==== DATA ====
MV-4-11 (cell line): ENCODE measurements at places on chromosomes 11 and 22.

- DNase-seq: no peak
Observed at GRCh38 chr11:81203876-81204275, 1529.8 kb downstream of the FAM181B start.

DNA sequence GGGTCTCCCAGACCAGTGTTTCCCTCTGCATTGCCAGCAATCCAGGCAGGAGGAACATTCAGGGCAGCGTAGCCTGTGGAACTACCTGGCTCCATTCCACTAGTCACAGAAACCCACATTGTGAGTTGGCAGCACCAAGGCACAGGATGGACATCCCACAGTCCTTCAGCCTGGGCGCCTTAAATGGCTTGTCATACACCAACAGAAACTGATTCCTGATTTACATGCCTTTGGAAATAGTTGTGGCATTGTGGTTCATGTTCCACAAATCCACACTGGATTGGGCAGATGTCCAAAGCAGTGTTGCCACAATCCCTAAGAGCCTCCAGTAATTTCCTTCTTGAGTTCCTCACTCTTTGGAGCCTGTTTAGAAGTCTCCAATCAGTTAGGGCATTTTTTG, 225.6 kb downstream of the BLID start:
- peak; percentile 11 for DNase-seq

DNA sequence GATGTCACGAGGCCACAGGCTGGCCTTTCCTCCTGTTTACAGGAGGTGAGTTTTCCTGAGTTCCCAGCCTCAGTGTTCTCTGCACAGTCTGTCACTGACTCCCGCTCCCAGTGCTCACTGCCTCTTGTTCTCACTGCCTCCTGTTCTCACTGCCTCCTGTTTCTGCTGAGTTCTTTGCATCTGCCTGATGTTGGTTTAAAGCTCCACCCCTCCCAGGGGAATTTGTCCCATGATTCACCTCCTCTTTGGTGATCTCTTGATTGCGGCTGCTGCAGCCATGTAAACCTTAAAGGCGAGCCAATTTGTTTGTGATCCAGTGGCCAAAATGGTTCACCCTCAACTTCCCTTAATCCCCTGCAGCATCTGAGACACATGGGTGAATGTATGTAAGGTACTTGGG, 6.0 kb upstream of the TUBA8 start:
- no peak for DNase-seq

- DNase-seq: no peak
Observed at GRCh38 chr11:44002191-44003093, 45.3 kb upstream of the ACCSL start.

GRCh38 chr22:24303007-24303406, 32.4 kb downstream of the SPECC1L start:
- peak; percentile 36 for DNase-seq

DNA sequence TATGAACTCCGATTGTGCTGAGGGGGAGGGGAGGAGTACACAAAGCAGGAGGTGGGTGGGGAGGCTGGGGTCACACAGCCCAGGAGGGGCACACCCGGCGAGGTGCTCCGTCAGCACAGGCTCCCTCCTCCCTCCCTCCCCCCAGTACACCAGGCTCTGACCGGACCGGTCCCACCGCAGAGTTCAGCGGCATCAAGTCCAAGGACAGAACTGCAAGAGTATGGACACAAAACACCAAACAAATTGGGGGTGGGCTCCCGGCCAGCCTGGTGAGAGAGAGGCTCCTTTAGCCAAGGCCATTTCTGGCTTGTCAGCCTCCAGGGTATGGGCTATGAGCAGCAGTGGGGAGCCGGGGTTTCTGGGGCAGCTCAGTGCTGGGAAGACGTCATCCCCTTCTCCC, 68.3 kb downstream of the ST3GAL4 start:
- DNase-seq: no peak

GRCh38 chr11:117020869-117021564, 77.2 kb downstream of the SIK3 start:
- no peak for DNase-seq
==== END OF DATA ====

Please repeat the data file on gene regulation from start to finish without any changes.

MV-4-11 (cell line): ENCODE measurements at places on chromosomes 11 and 22.

- DNase-seq: no peak
Observed at GRCh38 chr11:81203876-81204275, 1529.8 kb downstream of the FAM181B start.

DNA sequence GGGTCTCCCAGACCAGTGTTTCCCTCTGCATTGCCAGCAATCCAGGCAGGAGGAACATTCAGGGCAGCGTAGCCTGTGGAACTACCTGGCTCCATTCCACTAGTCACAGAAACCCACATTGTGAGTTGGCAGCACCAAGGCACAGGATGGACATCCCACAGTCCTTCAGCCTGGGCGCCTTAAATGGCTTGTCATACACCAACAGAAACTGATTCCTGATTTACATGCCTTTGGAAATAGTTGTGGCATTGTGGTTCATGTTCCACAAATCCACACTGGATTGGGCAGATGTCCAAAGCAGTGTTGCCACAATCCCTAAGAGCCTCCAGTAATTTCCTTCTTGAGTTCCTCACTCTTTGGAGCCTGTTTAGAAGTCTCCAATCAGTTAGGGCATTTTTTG, 225.6 kb downstream of the BLID start:
- peak; percentile 11 for DNase-seq

DNA sequence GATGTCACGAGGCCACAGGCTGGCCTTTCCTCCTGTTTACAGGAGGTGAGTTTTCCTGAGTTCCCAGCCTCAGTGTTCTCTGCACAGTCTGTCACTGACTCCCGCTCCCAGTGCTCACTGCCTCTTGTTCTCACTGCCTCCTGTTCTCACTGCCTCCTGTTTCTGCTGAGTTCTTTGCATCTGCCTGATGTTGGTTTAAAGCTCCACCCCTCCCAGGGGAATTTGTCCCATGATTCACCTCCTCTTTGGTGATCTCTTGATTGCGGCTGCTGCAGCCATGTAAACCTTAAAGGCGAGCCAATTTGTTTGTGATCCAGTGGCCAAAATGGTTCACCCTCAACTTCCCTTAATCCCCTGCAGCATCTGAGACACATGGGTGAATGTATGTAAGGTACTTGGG, 6.0 kb upstream of the TUBA8 start:
- no peak for DNase-seq

- DNase-seq: no peak
Observed at GRCh38 chr11:44002191-44003093, 45.3 kb upstream of the ACCSL start.

GRCh38 chr22:24303007-24303406, 32.4 kb downstream of the SPECC1L start:
- peak; percentile 36 for DNase-seq

DNA sequence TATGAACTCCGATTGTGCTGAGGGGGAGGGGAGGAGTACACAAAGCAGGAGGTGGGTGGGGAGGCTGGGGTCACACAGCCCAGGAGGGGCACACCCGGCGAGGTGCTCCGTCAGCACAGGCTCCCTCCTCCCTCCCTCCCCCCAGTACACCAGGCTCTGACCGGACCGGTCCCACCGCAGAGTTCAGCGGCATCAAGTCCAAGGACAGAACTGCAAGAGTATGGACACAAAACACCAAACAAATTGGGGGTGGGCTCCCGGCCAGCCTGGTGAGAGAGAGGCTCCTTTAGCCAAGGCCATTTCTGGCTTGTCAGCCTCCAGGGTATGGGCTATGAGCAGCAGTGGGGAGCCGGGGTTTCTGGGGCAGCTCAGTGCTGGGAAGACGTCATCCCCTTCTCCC, 68.3 kb downstream of the ST3GAL4 start:
- DNase-seq: no peak

GRCh38 chr11:117020869-117021564, 77.2 kb downstream of the SIK3 start:
- no peak for DNase-seq